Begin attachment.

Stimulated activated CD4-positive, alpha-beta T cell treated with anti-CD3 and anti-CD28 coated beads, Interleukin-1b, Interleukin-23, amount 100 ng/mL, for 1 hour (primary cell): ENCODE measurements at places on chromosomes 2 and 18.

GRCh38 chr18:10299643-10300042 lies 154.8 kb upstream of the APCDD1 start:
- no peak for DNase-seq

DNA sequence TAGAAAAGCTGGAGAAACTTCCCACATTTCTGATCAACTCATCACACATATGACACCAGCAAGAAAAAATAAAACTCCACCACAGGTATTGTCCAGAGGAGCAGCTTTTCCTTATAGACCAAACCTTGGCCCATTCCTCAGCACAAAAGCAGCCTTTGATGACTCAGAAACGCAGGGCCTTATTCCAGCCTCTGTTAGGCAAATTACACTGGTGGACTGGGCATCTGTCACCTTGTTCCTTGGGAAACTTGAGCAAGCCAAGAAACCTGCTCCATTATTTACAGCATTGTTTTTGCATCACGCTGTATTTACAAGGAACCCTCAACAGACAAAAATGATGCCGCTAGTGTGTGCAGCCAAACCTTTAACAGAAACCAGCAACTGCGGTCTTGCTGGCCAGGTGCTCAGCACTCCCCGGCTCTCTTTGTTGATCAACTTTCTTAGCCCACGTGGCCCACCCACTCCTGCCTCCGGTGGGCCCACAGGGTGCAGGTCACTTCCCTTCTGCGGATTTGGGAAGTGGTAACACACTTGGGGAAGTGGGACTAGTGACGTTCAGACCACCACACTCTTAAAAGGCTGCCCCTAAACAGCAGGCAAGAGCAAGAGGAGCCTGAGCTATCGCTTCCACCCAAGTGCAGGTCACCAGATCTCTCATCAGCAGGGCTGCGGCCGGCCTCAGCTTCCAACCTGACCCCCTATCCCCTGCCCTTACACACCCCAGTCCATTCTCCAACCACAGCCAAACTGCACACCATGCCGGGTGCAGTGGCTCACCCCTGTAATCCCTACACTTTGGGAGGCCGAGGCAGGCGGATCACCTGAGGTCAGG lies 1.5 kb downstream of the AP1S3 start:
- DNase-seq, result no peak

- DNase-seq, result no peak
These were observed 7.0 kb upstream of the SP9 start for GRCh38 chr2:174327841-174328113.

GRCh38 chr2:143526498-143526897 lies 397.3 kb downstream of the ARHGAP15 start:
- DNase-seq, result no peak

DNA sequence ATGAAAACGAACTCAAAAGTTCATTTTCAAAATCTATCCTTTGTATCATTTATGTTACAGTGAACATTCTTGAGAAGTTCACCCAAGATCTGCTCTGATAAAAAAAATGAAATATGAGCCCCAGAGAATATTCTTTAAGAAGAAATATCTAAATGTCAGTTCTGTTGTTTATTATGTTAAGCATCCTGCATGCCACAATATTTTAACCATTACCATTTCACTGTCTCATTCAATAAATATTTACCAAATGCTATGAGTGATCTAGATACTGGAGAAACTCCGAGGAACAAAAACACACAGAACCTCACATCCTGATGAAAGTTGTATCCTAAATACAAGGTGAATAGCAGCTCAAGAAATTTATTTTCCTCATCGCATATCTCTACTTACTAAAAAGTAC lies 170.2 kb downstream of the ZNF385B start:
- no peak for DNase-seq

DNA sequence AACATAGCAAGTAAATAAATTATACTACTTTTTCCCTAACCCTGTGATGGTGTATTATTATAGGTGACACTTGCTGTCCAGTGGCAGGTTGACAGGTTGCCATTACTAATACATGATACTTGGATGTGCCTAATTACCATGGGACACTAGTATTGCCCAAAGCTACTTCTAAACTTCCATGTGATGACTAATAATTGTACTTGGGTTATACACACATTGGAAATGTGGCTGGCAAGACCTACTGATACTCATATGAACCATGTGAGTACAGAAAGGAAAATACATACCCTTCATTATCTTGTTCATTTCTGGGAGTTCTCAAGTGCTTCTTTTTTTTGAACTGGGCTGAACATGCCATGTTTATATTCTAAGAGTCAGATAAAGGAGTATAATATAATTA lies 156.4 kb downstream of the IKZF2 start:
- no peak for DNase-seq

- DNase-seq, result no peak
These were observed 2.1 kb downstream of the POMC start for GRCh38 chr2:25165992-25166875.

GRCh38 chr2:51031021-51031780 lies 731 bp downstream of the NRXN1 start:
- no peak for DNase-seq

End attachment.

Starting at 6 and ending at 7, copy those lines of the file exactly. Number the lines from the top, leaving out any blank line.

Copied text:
- DNase-seq, result no peak
These were observed 7.0 kb upstream of the SP9 start for GRCh38 chr2:174327841-174328113.